Embraer continues and refines its strategy at the low-end of 100-149 seat sector

While Airbus and Boeing slug it out in the competition for the duopoly and Bombardier struggles to gain respect as an emerging mainline jetliner producer, Embraer continues and refines its strategy in the smaller-end of the jet market with its E-Jets, E-Jet “Plus” (our term) and the E-Jet E-2.

Source: Embraer, Reprinted with permission.

Source: Embraer, Reprinted with permission.

Embraer is broadening its offering from a maximum of 122 seats to a maximum of 132 and dropping its low-end E-170 from future variants. This brings the EMB family to 90-132 seats, following the decision to undertake an extreme makeover of the current E-175/190/195 line by adapting the Pratt & Whitney P1000 Geared Turbo Fan engine to a new wing design and upgrading a variety of systems in the E-Jet E2.

New Features

 Source: Embraer. Reprinted with permission.

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Busy Week ahead: First flights; and Odds and Ends:Lufthansa to split order; Embraer tells of upgrades

Update, 2:30PM PDT: Boeing confirms that Tuesday is the target day for 787-9 first flight, time TBD and subject to weather and other factors.

Update, 3:30pm PDT: Bombardier says 9:30 EDT Monday is the scheduled first flight for CSeries. Twitter follow is #CSeries

Original Post:

It looks like it will be a busy week in aviation news. Bombardier plans the first flight of the CSeries tomorrow, weather permitting (it looks good). Exact time hasn’t been announced. Reuters reports Boeing plans the first flight of the 787-9 Tuesday, though we haven’t seen notice from Boeing on this yet. And we’re waiting any day for Lufthansa Airlines to announce its long-awaited wide-body order.

Lufthansa said to split order: Lufthansa Airlines reportedly will split its order for widebody airplanes between Boeing and Airbus, according to this Bloomberg report.

Embraer EJet improvements: Flight Global has this story about the improvements and another about production rates.

Air Force One: The Seattle Post-Intelligencer has a 42 slide photo display of Air Force Ones, past to present, that’s quite interesting.

Update: “Small Airbus:” If you listen carefully, someone at the end of the video notes that the CSeries “looks like a small Airbus 320.” We couldn’t help but chuckle at this.

Embraer selects PW GTF for E-Jet RE; concept clarity comes at last

It’s official: Embraer selected the PW GTF to re-engine the E-175, E-190 and E-195.

In doing so, it looks like the E-170 will be allowed to wither on the vine.

This is a huge win for PW and setbacks for Rolls-Royce, which sorely wanted to win the E-Jet RE for its Advance 2 RR development; and for GE, the incumbent supplier of the CF34 and which was developing the Next Generation variant for the E-Jet.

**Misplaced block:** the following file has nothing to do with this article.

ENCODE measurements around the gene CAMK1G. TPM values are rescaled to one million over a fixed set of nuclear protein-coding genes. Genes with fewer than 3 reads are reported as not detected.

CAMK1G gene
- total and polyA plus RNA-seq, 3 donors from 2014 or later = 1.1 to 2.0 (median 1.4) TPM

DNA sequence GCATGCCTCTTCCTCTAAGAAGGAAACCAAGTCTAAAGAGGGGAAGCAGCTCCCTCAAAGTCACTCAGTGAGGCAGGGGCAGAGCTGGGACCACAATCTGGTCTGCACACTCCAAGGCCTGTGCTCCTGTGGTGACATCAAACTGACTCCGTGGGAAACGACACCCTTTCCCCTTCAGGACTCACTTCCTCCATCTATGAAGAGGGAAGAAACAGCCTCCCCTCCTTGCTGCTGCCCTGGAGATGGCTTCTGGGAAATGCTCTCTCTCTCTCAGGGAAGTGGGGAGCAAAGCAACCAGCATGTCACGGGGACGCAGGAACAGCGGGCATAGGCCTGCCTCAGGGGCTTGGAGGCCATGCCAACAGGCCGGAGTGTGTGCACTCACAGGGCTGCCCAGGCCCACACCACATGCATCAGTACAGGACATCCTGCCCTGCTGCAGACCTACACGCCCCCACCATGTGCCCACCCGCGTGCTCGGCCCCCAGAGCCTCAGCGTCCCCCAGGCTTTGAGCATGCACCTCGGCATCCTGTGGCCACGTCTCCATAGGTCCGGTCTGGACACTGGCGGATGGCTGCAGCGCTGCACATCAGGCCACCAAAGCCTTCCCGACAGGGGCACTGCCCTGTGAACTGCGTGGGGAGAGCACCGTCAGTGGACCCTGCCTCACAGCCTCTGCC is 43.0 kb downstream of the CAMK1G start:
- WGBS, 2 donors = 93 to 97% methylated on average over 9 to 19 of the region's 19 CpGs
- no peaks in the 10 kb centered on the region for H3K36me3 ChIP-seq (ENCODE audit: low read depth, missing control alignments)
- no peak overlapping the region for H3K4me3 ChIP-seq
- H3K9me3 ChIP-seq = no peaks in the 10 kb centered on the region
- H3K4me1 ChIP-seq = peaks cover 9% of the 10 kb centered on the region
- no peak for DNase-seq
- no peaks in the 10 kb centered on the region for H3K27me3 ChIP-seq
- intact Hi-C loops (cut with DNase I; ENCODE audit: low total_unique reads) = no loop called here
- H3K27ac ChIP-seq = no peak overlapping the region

EMB EJet RE

It’s yet another validation for the GTF. Versions of this engine will power the Mitsubishi MRJ, the Bombardier CSeries, the Irkut MS-21, the Airbus A320neo family and now the E-Jet RE.

It’s a huge comeback for PW, which made a major strategic error in not competing to power the Boeing 737 300/400/500. Boeing continues to use the GE/CFM LEAP engine as its sole-source supply for the 737 MAX, though Boeing seriously evaluated the GTF as well.

Below is EMB’s press release:

Embraer Selects Pratt & Whitney’s PurePower Engines for Second Generation of E-Jets

São José dos Campos, January 8, 2013 – Embraer SA (NYSE: ERJ; BM&FBOVESPA: EMBR3) announced today that Pratt & Whitney´s PurePower® Geared TurbofanTM engines have been selected for its future, second generation of E-Jets, with entry into service planned for 2018. The decision is an important milestone in the program, which is expected to be officially launched later this year.

The new engines – the PW1700G and PW1900G – range in thrust from 15,000 to 22,000 pounds. In combination with new aerodynamically advanced wings, state-of-the-art full fly-by-wire flight controls and other systems evolutions, they will result in double digit improvements in fuel burn, maintenance costs, emissions and external noise.

“We are very happy to expand our partnership with Pratt & Whitney, keeping the E-Jets family as the best solution for our customers, today and in the future”, said Frederico Fleury Curado, President & CEO of Embraer. “The PurePower GTF engines are a great fit to the next generation of our E-Jets and we look forward to another long lasting and successful program with Pratt & Whitney”.

“We are proud that Embraer has recognized the unmatched value of the PurePower engine, and we are committed to supporting a successful launch of the new E-Jet aircraft family,” said Pratt & Whitney President David Hess. “To date, Pratt & Whitney has completed more than 4,200 hours and 12,400 cycles of full engine testing for the PurePower engine family, demonstrating the benefits and reliability of the engine architecture.” Pratt & Whitney is a division of United Technologies Corp. (NYSE: UTX).